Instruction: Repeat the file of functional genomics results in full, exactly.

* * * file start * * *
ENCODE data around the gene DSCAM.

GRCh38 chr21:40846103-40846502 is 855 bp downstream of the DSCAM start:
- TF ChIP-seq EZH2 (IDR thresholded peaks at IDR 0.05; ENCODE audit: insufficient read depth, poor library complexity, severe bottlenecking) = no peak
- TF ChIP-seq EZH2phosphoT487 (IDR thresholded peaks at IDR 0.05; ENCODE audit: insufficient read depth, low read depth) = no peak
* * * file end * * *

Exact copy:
ENCODE data around the gene DSCAM.

GRCh38 chr21:40846103-40846502 is 855 bp downstream of the DSCAM start:
- TF ChIP-seq EZH2 (IDR thresholded peaks at IDR 0.05; ENCODE audit: insufficient read depth, poor library complexity, severe bottlenecking) = no peak
- TF ChIP-seq EZH2phosphoT487 (IDR thresholded peaks at IDR 0.05; ENCODE audit: insufficient read depth, low read depth) = no peak